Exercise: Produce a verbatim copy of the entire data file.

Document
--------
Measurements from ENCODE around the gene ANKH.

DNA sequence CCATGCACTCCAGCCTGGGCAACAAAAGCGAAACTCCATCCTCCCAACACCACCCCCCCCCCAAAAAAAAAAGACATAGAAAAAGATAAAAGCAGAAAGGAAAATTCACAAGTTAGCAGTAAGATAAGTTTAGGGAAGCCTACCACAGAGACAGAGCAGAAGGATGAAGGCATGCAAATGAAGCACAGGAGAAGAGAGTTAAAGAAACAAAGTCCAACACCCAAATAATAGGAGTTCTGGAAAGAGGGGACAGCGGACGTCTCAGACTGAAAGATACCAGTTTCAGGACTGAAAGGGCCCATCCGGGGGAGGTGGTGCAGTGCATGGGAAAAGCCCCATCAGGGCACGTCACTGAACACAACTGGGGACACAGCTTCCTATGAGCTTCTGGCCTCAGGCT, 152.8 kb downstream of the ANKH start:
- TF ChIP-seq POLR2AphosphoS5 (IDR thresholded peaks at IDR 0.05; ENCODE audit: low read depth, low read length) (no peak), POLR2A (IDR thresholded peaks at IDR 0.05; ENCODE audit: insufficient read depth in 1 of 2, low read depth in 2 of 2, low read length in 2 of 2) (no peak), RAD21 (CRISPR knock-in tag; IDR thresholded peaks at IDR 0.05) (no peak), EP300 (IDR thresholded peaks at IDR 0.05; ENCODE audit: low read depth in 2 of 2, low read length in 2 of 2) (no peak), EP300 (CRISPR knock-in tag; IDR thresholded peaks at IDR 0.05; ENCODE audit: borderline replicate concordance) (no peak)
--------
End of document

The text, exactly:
Measurements from ENCODE around the gene ANKH.

DNA sequence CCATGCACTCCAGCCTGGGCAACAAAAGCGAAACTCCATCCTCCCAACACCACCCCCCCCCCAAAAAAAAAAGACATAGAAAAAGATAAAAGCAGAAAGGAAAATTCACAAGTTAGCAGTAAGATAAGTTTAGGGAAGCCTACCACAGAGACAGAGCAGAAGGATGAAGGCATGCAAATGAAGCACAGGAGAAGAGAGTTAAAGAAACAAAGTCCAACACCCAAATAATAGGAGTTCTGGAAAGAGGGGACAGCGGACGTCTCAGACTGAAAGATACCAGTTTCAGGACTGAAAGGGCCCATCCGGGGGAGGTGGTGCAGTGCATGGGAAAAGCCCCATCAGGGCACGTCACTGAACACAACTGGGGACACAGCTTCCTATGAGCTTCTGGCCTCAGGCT, 152.8 kb downstream of the ANKH start:
- TF ChIP-seq POLR2AphosphoS5 (IDR thresholded peaks at IDR 0.05; ENCODE audit: low read depth, low read length) (no peak), POLR2A (IDR thresholded peaks at IDR 0.05; ENCODE audit: insufficient read depth in 1 of 2, low read depth in 2 of 2, low read length in 2 of 2) (no peak), RAD21 (CRISPR knock-in tag; IDR thresholded peaks at IDR 0.05) (no peak), EP300 (IDR thresholded peaks at IDR 0.05; ENCODE audit: low read depth in 2 of 2, low read length in 2 of 2) (no peak), EP300 (CRISPR knock-in tag; IDR thresholded peaks at IDR 0.05; ENCODE audit: borderline replicate concordance) (no peak)